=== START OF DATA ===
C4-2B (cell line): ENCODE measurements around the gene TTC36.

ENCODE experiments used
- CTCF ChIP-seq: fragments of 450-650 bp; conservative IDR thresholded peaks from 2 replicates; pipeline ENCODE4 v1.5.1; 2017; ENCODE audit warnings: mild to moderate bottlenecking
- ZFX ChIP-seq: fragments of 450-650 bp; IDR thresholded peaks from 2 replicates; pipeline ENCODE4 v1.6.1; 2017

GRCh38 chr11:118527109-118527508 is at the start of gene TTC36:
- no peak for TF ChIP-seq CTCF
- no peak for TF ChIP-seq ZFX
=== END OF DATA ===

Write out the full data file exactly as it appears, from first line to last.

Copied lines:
C4-2B (cell line): ENCODE measurements around the gene TTC36.

ENCODE experiments used
- CTCF ChIP-seq: fragments of 450-650 bp; conservative IDR thresholded peaks from 2 replicates; pipeline ENCODE4 v1.5.1; 2017; ENCODE audit warnings: mild to moderate bottlenecking
- ZFX ChIP-seq: fragments of 450-650 bp; IDR thresholded peaks from 2 replicates; pipeline ENCODE4 v1.6.1; 2017

GRCh38 chr11:118527109-118527508 is at the start of gene TTC36:
- no peak for TF ChIP-seq CTCF
- no peak for TF ChIP-seq ZFX